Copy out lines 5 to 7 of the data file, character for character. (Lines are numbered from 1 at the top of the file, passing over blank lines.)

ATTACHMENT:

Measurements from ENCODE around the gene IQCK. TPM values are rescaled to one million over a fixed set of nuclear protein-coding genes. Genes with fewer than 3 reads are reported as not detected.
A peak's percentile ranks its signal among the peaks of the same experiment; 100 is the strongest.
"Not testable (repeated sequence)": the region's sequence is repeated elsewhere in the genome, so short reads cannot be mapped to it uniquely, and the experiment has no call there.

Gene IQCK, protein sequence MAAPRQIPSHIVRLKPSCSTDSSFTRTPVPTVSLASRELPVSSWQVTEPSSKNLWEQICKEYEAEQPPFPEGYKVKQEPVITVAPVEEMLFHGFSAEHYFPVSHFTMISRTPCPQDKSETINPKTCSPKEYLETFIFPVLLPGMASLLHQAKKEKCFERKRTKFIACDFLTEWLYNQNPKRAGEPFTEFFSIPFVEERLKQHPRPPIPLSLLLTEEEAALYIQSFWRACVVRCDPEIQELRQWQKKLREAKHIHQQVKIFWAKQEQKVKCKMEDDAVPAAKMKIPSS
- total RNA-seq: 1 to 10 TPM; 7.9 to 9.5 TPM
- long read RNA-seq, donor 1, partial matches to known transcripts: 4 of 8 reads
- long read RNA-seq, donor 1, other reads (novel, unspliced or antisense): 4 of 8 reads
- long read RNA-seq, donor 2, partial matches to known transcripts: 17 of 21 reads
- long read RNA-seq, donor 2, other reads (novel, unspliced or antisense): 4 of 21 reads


- total RNA-seq: 1 to 10 TPM; 7.9 to 9.5 TPM
- long read RNA-seq, donor 1, partial matches to known transcripts: 4 of 8 reads
- long read RNA-seq, donor 1, other reads (novel, unspliced or antisense): 4 of 8 reads